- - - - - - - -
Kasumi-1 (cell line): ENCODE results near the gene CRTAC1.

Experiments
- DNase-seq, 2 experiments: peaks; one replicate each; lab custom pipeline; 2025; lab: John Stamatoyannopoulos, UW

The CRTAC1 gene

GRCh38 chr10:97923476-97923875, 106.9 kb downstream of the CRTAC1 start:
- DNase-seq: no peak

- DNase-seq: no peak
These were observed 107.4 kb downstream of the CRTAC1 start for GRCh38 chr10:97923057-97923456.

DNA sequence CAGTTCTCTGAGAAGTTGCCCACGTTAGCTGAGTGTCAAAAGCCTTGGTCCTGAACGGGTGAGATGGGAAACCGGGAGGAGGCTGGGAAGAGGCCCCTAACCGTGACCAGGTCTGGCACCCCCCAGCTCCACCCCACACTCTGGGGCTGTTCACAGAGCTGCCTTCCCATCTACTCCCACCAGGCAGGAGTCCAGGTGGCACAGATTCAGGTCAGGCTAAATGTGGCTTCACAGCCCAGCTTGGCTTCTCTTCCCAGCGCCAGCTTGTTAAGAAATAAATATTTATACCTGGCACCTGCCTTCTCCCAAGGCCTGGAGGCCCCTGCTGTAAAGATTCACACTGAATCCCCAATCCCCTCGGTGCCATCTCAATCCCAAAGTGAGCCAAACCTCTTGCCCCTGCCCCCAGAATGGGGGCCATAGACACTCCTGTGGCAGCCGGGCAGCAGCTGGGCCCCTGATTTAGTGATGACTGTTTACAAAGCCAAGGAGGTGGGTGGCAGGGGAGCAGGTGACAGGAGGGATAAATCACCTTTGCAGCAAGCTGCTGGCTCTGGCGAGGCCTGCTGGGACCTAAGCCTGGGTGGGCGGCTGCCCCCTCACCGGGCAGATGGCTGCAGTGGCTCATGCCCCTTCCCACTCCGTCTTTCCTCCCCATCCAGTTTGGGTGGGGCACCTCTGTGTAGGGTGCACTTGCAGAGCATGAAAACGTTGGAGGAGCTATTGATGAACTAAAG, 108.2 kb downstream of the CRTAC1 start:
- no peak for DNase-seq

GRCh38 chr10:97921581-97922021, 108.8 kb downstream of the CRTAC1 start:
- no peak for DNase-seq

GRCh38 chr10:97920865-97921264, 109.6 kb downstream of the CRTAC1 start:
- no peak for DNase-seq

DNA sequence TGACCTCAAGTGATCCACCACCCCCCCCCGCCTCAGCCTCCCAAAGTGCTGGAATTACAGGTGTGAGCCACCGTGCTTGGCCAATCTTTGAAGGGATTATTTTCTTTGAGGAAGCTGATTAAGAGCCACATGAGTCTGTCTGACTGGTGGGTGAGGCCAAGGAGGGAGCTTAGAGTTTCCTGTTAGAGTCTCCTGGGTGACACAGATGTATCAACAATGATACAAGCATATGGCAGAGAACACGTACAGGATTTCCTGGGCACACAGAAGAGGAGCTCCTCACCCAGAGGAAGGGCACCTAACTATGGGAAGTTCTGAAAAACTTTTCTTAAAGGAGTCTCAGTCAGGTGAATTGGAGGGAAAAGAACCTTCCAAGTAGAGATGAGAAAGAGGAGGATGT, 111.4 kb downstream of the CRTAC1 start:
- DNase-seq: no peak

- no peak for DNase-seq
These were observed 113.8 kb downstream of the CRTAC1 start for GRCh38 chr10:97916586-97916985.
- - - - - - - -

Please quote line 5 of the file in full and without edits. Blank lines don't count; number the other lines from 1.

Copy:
GRCh38 chr10:97923476-97923875, 106.9 kb downstream of the CRTAC1 start: